Bangkok 101 sheds some light on this Luk Thung Underground hit and the artist known as Sroeng Santi.
"He called his music ‘Luk Thung Underground,’ states radio DJ Dan Buriram, one of the first to push luk thung on the airwaves. “He came up with this name himself, not the press. He loved the bass guitar and Marshall amps! He liked Shadow music too. He did a track called ‘Pu Ying Yai’, which means ‘the great person’. When he sang live he would wear a black leather jacket, and t-shirt. At the peak of the performance, he’d take off his shirt and sing ‘Nam Mun Pang‘ (‘Expensive Gasoline’). He would then burn his t-shirt at the same time as singing this track, and sometimes even his instruments! That is why he called himself Luk Thung Underground.”
"The track is taken far beyond being a mere cover of ‘Iron Man’, as Sroeng offers a strange meditation on the waxing and waning of the moon and the sun, before comparing it to the Thai economy with costs of foodstuffs only going up and never coming down! The song is carried along by a tough backbeat that always produces a mild shock for first time listeners. It’s this little documented, but vital strand of Thai music that is featured on our forthcoming Finders Keeper’s compilation ‘Thai? Dai! The Heavier Side of the Luk Thung Underground’".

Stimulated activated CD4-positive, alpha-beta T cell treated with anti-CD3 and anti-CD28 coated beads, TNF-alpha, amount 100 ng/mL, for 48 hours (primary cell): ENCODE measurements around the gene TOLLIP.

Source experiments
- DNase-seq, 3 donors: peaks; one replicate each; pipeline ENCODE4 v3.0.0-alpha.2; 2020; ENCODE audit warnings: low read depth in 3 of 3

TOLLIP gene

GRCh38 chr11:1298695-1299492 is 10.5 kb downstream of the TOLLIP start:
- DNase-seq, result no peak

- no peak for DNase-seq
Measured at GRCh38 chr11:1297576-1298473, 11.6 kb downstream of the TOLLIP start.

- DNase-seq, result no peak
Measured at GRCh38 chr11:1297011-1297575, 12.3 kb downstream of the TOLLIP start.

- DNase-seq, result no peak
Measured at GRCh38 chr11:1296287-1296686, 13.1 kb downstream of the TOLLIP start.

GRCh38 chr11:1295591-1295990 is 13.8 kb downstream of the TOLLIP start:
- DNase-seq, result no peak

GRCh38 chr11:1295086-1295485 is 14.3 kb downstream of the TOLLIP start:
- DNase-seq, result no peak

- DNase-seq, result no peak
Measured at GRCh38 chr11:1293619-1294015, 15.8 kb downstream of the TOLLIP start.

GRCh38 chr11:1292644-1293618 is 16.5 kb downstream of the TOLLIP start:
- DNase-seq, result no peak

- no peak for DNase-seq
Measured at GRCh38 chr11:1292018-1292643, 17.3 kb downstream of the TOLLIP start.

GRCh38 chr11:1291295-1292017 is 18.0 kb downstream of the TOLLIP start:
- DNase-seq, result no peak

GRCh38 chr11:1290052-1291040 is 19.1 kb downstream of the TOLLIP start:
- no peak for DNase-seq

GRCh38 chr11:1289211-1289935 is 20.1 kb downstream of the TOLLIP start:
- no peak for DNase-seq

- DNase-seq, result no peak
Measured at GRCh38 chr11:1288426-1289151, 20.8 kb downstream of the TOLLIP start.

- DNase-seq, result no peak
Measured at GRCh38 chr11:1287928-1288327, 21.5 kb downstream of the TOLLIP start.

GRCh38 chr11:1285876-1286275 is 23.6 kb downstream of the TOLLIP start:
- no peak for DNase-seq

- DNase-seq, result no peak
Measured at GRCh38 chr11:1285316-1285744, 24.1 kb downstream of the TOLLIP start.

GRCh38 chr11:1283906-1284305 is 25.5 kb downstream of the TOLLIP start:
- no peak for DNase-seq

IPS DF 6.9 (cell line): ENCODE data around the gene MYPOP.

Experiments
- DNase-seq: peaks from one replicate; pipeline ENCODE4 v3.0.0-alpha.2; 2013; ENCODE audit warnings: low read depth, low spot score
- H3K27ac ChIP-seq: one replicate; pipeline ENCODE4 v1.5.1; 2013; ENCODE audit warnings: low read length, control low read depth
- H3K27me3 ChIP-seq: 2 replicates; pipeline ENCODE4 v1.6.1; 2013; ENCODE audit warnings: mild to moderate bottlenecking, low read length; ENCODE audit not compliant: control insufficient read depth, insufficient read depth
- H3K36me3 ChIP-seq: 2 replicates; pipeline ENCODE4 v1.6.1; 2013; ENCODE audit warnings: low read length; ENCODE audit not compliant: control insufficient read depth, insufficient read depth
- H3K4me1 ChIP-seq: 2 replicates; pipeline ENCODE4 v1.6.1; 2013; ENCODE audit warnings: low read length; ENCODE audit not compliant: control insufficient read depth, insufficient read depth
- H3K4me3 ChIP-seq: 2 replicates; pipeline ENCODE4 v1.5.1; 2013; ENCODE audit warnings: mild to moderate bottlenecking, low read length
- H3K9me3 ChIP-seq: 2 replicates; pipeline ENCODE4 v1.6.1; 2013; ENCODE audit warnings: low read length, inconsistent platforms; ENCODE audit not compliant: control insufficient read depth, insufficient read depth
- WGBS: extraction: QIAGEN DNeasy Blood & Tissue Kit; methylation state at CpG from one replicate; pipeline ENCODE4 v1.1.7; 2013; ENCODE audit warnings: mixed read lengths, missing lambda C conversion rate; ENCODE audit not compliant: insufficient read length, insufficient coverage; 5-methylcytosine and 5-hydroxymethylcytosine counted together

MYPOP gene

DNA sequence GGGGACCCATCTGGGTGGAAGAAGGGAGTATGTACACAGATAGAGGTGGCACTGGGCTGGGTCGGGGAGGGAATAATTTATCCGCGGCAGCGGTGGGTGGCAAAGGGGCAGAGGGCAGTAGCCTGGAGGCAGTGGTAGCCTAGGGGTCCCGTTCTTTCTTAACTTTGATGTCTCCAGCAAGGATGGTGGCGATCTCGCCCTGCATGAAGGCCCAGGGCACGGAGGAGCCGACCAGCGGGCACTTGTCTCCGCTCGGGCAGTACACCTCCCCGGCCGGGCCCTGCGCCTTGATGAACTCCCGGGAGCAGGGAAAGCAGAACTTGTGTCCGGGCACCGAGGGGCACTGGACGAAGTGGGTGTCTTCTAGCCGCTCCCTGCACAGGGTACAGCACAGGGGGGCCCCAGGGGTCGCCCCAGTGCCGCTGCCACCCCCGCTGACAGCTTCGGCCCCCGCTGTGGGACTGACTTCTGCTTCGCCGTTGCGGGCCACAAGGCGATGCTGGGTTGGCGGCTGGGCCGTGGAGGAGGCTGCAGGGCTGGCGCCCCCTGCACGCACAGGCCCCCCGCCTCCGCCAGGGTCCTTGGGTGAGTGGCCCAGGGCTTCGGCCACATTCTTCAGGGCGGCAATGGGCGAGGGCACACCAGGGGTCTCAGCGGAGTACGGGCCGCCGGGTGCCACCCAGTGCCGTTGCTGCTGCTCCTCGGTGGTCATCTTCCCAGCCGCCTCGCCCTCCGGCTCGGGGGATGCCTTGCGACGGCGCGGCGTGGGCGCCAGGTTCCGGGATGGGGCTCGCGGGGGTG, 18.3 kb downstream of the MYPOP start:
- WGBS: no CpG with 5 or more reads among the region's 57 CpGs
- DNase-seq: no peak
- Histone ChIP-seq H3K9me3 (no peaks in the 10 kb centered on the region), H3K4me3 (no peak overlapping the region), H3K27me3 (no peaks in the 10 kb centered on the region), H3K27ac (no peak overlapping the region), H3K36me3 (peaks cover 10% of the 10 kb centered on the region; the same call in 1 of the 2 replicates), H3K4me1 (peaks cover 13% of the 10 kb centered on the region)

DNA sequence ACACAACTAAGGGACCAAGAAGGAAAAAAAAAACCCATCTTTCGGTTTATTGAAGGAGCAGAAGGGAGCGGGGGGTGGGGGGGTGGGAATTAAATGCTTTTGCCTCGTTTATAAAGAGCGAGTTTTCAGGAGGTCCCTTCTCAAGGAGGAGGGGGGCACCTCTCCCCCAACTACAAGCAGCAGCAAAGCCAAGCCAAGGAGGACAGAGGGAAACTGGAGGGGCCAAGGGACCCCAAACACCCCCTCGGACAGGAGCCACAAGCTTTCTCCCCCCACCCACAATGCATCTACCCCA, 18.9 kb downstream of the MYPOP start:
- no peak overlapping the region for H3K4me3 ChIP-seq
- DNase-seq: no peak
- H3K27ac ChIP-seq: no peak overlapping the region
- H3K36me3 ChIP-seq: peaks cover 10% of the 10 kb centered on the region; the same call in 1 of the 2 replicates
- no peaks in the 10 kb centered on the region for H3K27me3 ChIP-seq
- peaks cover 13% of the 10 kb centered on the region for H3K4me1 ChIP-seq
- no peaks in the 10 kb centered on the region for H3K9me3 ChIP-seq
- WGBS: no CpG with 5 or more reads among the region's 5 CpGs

Immediate add to the Yuma digital collection.